Gas prices are rising in Illinois and in the rest of the United States as residents prepare to travel for Memorial Day.
According to AAA, the average price for a gallon of gas in the state has risen from $3.161 per gallon to $3.213 in the past seven days for regular unleaded fuel, an increase of more than five cents.
As of Tuesday, Gasbuddy.com listed Illinois as having the highest average gas price in the Midwest. On Tuesday afternoon, the national average of gas was at $2.97, while Illinois stood at $3.20, according to the site.
AAA listed the current national average at $2.985 Tuesday. An increase of one more cent would make it the most expensive national average since Nov. 2014, the organization reports.
Get Chicago local news, weather forecasts, sports and entertainment stories to your inbox. Sign up for NBC Chicago newsletters.
Even though the price is rising quickly, it's not the highest Illinois has seen, however. In fact, it's well below the record of $4.319 set on May 5, 2011, AAA data showed.
The current rates are highest in Chicago, according to AAA, with a current average of $3.516. The metro area follows with an average of $3.306 per gallon.
Still, according to the data, several states have higher averages than Illinois, with California, Hawaii, Nevada, Oregon, Utah and Washington all averaging higher rates.
AAA predicts the national gas price average will rise even higher in response to the Colonial Pipeline shutdown, which began over the weekend after the pipeline, which supplies fuel to areas in the southeast and the East Coast, fell victim to a ransomware attack.
"This shutdown will have implications on both gasoline supply and prices, but the impact will vary regionally," AAA spokesperson Jeanette McGee said in a statement.
The shutdown is expected to largely impact the East Coast, however.
Still, prices are expected to fluctuate elsewhere in the leadup to Memorial Day weekend as demand continues to increase.
AAA released its holiday forecast on Tuesday, showing that 1.8 million Illinoisans plan to travel for the holiday. That’s just under pre-pandemic levels of 2 million in 2019; 57% higher than 2020.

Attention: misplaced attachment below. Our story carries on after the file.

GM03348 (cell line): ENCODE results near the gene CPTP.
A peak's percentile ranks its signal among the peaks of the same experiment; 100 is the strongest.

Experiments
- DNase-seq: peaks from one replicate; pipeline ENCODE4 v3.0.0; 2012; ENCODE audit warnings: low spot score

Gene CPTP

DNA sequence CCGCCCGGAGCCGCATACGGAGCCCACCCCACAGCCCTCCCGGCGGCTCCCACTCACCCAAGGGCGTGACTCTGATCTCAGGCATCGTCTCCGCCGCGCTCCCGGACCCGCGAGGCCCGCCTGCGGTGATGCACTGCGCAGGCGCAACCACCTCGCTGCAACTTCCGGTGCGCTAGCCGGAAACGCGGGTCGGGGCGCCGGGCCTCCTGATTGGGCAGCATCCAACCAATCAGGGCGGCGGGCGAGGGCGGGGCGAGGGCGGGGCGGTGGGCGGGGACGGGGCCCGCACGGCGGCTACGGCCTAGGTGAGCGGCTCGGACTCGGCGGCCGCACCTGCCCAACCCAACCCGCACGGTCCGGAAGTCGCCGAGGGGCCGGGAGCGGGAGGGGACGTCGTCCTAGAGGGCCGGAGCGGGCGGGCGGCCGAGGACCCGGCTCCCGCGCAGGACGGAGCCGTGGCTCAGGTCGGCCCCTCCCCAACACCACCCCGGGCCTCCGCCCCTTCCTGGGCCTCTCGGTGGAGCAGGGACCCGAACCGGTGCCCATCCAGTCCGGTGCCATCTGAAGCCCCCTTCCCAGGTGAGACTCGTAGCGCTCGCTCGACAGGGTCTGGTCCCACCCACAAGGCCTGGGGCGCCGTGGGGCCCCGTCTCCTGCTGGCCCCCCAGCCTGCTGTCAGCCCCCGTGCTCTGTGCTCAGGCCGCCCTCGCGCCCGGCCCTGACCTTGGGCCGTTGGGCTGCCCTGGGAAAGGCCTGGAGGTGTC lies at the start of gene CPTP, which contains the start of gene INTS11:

“Last year, gas prices were so low. Now, people are looking at the gas prices today and it feels like a sticker shock,” said Hart. “There is a likelihood that gas prices will go up a bit more.”
Gas prices are dramatically higher in 2021 compared to last year. Last May, gasoline cost $2.115 a gallon on average, according to AAA.
AAA spokesperson Molly Hart cites vaccinations and eagerness to “get out” as the main reasons for the return of travelers.
Here are some tips for conserving fuel, according to AAA:
- Plan ahead to accomplish multiple errands in one trip, and whenever possible avoid high-traffic times of day.
- If you own more than one car, use the most fuel-efficient model that meets the needs of any given journey.
- Remove unnecessary and bulky items from your car. Minimize your use of roof racks and remove special carriers when not in use. It takes more fuel to accelerate a heavier car, and the reduction in fuel economy is greater for small cars than for larger models.
- Minimize your use of air conditioning. Even at highway speeds, open windows have less effect on fuel economy than the engine power required to operate the air conditioning compressor.
- In hot weather, park in the shade or use a windshield sunscreen to lessen heat buildup inside the car. This reduces the need for air conditioning (and thus fuel) to cool down the car.